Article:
Narendra Modi
India's Prime Minister Narendra Modi delivers a speech at Los Pinos presidential residence in Mexico City, MexicoEdgard Garrido/ Reuters

India's foreign secretary S Jaishankar has made a surprise visit to Beijing as part of the country's diplomatic charm offensive to gain support for New Delhi's membership in the elite Nuclear Suppliers' Group (NSG). Jaishankar was on a two-day visit to China during from 16 to 17 June holding talks with his counterpart.

Beijing has been one of the key opposing countries, who have been lobbying for not allowing India to enlist as a member of the NSG. The 48-nation bloc is set to hold a key meeting in Seoul on 24 June during when India's membership is bound to crop up.

"Yes, I can confirm Foreign Secretary visited Beijing on June 16-17 for bilateral consultations with his Chinese counterpart. All major issues, including India's NSG membership, were discussed," said Indian external affairs ministry's spokesperson Vikas Swarup.

China remains against India's membership in the NSG as New Delhi is not yet a party to the Nuclear Non-Proliferation Treaty (NPT). Only a week ahead of Jaishankar's visit, which marks a swift transition of gear in India's diplomatic push, China said India's involvement in NSG would "jeopardise" Beijing's national interests.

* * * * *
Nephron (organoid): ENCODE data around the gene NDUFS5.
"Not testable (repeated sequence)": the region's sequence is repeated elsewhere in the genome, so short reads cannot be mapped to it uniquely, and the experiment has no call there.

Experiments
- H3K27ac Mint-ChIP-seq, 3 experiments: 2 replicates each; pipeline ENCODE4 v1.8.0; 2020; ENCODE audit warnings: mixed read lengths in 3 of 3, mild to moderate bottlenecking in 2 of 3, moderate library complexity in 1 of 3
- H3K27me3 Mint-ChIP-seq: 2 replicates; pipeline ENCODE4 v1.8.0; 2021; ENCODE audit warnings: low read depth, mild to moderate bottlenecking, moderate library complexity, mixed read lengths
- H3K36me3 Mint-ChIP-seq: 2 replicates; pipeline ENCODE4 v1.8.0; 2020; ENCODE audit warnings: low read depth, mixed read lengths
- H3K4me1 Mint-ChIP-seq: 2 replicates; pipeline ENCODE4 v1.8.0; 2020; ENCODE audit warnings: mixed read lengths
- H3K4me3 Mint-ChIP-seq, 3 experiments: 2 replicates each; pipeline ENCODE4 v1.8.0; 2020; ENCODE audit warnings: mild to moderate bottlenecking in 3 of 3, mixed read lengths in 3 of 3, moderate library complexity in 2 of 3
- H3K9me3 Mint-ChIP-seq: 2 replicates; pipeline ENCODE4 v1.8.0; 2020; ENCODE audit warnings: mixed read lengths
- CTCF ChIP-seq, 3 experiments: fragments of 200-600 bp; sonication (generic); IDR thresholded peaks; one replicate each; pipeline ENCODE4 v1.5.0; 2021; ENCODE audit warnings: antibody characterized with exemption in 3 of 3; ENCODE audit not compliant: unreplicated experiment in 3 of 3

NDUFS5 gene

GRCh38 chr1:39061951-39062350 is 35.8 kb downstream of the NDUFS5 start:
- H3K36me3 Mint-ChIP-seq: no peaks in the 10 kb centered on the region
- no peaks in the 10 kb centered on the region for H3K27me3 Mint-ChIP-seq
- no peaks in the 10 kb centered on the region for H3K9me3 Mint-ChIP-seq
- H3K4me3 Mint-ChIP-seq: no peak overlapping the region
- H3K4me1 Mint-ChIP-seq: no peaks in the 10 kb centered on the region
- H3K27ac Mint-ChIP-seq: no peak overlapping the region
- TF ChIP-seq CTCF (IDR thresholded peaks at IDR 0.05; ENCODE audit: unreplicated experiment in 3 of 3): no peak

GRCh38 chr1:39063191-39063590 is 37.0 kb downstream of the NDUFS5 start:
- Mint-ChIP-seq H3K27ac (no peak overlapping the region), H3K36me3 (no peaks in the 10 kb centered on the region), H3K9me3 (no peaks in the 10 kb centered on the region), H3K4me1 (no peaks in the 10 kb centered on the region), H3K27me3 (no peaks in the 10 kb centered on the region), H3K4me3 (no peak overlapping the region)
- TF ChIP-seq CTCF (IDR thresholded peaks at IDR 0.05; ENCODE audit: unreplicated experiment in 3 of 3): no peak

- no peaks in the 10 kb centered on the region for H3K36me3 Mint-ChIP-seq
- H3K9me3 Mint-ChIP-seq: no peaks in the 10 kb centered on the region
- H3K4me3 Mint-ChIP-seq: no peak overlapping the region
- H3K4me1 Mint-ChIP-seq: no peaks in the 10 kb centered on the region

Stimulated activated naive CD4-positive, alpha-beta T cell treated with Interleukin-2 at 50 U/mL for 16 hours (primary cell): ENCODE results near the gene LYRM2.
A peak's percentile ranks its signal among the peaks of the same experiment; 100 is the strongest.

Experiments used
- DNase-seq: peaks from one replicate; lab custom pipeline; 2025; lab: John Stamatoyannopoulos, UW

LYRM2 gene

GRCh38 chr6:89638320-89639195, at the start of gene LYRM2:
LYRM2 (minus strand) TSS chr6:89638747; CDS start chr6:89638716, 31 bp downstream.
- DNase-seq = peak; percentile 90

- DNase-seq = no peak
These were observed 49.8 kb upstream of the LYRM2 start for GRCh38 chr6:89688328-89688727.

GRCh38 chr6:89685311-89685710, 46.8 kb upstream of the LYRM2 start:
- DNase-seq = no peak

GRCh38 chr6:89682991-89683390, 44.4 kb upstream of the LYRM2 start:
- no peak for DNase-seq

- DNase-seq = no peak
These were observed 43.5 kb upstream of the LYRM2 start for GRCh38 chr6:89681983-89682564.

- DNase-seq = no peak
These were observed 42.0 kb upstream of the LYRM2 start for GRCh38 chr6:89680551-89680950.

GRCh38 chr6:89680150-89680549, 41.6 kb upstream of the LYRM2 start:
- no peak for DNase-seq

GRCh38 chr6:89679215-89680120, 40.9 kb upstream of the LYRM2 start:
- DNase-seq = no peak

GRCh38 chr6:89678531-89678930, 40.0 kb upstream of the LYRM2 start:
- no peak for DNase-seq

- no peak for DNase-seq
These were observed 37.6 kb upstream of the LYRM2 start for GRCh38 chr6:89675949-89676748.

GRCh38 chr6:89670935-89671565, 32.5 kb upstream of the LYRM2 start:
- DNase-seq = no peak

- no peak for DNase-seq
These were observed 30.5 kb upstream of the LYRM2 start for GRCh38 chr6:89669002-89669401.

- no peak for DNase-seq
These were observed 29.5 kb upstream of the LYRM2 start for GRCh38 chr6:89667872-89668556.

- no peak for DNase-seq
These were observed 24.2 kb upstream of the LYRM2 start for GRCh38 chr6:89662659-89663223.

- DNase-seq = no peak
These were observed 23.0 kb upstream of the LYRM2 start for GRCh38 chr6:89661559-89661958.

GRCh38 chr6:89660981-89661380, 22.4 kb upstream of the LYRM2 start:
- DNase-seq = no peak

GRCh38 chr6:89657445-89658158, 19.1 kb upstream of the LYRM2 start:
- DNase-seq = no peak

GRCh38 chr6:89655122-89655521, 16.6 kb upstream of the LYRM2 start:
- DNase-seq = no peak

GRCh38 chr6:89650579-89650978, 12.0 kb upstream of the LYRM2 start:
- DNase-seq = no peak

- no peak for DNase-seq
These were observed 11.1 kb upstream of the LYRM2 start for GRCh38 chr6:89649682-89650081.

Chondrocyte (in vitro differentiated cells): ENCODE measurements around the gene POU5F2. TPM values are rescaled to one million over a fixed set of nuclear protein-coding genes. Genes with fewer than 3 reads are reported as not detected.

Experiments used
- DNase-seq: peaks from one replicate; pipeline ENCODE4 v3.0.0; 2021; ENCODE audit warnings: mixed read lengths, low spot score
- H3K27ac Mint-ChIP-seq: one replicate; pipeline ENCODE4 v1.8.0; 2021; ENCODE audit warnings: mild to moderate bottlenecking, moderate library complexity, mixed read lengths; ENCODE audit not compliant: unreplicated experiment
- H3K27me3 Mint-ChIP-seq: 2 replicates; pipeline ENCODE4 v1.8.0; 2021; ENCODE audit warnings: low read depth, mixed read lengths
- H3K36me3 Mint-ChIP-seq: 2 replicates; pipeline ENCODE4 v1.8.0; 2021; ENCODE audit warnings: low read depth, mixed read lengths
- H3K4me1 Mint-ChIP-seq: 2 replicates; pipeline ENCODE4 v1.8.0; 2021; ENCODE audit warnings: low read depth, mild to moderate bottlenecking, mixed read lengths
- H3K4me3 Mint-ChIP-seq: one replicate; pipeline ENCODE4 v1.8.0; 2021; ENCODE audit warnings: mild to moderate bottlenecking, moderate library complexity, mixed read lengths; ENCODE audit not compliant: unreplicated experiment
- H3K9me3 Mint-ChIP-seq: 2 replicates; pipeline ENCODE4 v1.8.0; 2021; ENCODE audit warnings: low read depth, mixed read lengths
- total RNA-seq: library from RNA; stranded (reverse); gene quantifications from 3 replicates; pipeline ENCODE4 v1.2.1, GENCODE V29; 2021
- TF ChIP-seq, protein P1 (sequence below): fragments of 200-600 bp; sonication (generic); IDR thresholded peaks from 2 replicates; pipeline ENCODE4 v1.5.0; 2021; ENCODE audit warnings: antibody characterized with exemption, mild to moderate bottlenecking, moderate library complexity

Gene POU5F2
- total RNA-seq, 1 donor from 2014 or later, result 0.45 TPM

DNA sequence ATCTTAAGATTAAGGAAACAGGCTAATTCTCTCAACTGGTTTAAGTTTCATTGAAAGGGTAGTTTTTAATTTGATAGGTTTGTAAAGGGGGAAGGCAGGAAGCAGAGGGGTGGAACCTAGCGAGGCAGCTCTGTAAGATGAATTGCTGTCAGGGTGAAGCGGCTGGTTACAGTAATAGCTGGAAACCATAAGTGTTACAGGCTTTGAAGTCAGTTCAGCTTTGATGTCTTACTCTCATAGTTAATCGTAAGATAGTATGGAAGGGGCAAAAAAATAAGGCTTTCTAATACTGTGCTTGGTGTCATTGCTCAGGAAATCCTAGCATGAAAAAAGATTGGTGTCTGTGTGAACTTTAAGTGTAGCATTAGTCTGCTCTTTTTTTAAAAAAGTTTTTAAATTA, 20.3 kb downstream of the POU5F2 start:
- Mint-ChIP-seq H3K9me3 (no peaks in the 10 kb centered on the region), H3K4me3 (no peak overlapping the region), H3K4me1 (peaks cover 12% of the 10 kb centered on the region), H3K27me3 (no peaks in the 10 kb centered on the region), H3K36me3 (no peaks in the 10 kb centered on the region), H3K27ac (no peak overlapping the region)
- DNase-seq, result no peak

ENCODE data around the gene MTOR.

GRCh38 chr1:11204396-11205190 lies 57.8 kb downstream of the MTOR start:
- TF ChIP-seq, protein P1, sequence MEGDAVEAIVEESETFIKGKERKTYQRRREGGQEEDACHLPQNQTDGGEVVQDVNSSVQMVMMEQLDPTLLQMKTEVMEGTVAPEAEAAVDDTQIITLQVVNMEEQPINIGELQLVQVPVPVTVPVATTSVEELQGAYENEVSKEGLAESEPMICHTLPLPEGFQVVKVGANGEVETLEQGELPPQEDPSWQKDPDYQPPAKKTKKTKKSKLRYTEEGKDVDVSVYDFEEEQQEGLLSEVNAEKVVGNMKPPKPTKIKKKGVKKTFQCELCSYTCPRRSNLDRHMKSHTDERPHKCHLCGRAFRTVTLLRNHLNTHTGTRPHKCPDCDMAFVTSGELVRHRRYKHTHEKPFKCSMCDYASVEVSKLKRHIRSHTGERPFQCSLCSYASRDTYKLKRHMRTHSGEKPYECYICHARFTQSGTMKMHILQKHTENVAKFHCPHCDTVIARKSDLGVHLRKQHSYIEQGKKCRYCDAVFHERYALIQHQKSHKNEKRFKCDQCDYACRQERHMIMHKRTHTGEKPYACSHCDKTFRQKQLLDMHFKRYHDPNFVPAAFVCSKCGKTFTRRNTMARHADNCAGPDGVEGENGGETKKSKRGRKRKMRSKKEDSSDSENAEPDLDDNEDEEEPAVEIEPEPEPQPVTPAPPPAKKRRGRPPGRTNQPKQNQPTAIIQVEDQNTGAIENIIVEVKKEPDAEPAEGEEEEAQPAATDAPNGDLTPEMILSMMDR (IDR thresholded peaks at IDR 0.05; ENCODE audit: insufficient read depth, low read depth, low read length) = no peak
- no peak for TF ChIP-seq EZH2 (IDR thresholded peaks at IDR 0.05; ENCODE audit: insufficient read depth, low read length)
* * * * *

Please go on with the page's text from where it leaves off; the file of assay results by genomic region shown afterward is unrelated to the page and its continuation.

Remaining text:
Chinese media went on to echo these concerns by saying if India enters the NSG it would "shake the strategic balance in South Asia and even cast a cloud over peace and stability in the entire Asia-Pacific region".

Beijing has also been pushing for Pakistan's membership in the NSG if India needs to be included. Both India and Pakistan, regional rivals, are nuclear powers but are not NPT signatories.

The US and the UK have also thrown their weight behind India's bid, but an array of nations such as Turkey, South Africa, New Zealand and The Republic of Ireland are not happy about India's membership. In his recent trip, Indian Prime Minister Narendra Modi managed to convince Switzerland and Mexico – both had strong concerns earlier.

India has been lobbying for an NSG membership for several years though it has enjoyed special status and waiver measures in the past. Even if one of the 48 nations in the association is against India's bid, New Delhi's efforts will be scuttled.